Prognosis: The Bad News
ER studies have shown that near-drowning victims are likely to have a poor outcome if:
  • they have spent more than 10 minutes under water
  • it has taken more than ten minutes to give them basic life support
  • their core body temperature has fallen below 33 degrees Celsius
  • they have a score on the Glasgow coma scale of 5 or lower
  • they are younger than 3
  • they have persistent apnea (arrested breathing) or need frequent CPR in the ER
  • their arterial blood pH is less than 7.1
  • the water in which they were immersed is warmer than 10 degrees Celsius
This last item needs some explanation. Despite the dangers of hypothermia, cold water can sometimes actually lessen some of the other, more dangerous effects of near-drowning. It does this by (a) preventing or delaying the effects of hypoxia and (b) setting off the diving reflex, a primitive bodily reflex, (particularly common in children), that shunts blood from the extremities to the vital organs.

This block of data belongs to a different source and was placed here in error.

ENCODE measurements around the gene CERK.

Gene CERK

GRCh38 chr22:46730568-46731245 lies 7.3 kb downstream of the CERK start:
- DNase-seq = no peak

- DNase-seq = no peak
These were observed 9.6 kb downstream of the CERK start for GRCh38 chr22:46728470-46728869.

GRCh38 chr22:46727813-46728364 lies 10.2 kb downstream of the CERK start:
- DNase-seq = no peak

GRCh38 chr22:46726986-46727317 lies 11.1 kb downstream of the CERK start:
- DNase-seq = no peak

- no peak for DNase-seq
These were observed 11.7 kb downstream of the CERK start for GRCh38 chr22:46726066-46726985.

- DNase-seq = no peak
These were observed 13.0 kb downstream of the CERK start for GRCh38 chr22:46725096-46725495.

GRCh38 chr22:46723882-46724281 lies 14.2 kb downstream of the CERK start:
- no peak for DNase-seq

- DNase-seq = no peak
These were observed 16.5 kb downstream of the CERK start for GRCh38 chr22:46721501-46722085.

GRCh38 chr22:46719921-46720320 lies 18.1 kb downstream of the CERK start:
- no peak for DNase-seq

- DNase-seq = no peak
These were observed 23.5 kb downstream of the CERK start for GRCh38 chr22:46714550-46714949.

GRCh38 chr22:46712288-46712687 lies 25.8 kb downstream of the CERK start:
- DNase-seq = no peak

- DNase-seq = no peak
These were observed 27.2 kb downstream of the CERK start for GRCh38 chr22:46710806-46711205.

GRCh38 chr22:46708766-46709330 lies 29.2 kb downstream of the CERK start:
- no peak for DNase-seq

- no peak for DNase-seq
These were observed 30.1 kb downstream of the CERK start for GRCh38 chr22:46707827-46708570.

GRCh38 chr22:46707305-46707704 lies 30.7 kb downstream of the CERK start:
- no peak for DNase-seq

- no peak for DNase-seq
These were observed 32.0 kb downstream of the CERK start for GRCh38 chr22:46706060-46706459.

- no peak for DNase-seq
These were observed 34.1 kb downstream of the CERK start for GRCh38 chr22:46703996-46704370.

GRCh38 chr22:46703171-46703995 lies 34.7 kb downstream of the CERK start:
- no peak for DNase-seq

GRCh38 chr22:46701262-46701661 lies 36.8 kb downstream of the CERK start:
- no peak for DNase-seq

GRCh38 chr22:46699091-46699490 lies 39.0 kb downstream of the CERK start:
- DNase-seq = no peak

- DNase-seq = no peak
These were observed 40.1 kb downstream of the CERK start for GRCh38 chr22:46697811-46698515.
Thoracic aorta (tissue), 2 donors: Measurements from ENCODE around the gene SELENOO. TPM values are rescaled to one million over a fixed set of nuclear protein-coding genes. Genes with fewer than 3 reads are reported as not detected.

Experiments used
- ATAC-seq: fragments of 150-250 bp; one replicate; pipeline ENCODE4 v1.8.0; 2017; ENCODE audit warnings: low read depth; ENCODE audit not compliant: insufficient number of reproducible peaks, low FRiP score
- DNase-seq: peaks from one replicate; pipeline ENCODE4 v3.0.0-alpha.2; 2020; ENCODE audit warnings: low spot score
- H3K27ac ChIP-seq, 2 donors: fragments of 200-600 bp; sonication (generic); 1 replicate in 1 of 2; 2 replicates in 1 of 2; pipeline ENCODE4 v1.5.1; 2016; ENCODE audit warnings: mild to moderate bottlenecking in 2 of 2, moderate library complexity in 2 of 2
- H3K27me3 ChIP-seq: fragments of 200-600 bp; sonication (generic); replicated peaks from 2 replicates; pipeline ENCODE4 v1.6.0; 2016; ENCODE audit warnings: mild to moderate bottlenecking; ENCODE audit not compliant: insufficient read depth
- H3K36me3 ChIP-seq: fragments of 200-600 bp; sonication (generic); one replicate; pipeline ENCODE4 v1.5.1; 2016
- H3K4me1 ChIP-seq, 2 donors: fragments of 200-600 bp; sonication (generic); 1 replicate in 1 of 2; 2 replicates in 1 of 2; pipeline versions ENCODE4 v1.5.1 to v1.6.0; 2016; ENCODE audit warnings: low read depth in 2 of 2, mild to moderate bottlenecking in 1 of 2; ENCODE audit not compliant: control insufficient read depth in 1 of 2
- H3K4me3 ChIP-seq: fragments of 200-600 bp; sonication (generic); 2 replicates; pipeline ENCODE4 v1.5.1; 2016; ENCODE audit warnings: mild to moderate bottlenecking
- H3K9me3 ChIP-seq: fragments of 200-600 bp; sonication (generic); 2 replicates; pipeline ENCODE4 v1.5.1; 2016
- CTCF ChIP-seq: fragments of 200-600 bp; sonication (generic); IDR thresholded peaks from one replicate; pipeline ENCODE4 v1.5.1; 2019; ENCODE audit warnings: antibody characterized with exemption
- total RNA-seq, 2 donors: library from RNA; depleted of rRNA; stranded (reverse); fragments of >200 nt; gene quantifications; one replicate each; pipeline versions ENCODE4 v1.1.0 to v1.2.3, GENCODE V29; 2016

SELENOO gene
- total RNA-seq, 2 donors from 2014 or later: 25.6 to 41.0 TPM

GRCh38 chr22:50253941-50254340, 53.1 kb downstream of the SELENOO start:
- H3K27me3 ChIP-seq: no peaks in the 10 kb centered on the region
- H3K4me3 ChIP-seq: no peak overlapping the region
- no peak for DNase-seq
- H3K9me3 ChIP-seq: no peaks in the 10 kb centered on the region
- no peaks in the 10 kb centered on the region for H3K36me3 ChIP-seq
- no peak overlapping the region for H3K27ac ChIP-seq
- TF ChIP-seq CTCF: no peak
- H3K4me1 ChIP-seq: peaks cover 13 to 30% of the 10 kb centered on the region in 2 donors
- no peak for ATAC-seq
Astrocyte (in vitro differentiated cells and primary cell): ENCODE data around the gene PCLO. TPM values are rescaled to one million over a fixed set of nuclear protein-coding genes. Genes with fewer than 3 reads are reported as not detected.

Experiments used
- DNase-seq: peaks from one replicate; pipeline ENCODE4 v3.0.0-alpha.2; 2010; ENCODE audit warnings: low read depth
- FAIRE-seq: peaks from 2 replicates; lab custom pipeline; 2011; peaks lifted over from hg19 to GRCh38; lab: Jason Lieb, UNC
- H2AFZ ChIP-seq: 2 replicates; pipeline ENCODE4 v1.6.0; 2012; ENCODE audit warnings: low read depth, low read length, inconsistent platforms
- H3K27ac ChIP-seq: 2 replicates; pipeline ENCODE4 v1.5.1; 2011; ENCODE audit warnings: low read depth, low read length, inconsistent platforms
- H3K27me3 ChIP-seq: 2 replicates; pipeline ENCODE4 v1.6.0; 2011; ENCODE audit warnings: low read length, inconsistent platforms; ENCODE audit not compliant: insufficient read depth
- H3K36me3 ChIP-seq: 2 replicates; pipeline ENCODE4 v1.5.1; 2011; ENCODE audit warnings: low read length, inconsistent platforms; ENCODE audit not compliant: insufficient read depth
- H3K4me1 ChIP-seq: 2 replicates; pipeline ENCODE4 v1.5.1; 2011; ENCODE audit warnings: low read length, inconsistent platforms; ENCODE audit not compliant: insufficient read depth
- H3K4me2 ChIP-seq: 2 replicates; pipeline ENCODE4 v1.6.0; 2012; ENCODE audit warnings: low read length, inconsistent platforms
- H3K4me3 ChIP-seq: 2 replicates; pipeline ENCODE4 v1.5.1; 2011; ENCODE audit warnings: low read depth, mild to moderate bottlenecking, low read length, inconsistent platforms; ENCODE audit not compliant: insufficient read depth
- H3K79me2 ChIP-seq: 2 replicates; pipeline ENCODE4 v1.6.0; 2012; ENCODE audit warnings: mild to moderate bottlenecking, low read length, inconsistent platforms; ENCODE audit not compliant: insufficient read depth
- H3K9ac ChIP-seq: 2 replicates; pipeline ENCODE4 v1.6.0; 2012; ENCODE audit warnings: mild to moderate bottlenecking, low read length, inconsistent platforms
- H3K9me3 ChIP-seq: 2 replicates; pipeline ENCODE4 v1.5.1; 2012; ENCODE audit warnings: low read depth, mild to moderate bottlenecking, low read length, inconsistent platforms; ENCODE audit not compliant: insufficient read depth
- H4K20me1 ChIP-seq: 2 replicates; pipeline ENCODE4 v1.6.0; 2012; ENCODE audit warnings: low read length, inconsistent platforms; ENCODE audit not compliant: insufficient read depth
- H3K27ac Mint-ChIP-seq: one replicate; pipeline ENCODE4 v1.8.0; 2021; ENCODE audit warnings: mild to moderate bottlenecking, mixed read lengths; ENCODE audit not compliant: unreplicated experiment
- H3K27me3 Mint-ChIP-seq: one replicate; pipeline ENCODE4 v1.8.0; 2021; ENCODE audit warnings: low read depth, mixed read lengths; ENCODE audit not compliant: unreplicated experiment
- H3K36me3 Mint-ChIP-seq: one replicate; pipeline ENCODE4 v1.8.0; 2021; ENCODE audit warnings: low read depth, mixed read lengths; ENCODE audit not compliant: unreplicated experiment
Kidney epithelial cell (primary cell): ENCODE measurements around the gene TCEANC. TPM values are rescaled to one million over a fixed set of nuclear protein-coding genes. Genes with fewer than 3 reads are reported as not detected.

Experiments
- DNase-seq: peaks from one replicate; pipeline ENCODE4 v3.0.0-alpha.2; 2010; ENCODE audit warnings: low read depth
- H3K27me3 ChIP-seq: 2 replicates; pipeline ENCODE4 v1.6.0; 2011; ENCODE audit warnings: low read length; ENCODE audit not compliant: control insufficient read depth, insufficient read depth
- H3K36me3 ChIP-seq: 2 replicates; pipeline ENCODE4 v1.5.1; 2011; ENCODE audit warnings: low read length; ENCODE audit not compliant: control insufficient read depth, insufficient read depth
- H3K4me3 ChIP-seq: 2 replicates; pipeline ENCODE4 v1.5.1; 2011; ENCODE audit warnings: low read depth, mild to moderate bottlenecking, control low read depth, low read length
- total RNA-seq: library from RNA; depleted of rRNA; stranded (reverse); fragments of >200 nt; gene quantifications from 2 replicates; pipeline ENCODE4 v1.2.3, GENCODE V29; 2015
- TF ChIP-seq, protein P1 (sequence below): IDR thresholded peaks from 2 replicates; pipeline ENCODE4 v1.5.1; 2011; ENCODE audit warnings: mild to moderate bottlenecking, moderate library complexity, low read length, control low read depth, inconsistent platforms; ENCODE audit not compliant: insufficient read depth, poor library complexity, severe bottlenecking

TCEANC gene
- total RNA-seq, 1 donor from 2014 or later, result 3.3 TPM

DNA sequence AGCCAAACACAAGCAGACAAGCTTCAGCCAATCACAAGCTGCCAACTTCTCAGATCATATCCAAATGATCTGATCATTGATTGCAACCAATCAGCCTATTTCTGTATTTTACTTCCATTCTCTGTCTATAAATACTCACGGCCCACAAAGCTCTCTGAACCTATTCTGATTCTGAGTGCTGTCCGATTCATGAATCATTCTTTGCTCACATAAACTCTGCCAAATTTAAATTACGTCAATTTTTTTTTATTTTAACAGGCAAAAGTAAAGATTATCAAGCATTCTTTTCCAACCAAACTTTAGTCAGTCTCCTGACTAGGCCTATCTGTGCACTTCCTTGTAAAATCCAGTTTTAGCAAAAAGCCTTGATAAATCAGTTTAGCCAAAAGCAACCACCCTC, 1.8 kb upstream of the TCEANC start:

Further Treatment in the Hospital
In most cases of near-drowning, the victim's outcome has already been largely determined by what has happened before and during their time in the ER. The primary goal of treatment in the ICU, therefore, is to prevent any further damage to the neurological system from ongoing circulatory problems, lack of oxygen (hypoxia), fluid and electrolyte imbalances, higher acidity (lowered pH) of bodily fluids and seizures.

A 1978 study reported that giving barbiturate drugs and inducing controlled hypothermia lessened neurological damage in unconscious, near-drowning victims. Subsequent studies, however, have not backed this up. A risk in using hypothermia as a therapy is the possibility of internal infection (sepsis), probably caused by the fact that cold suppresses the body's immune system.

The main treatments for the neurological effects of near-drowning are:
  • Mild hyperventilation. Excessive hyperventilation should be avoided because it may cause reduced blood flow to the brain.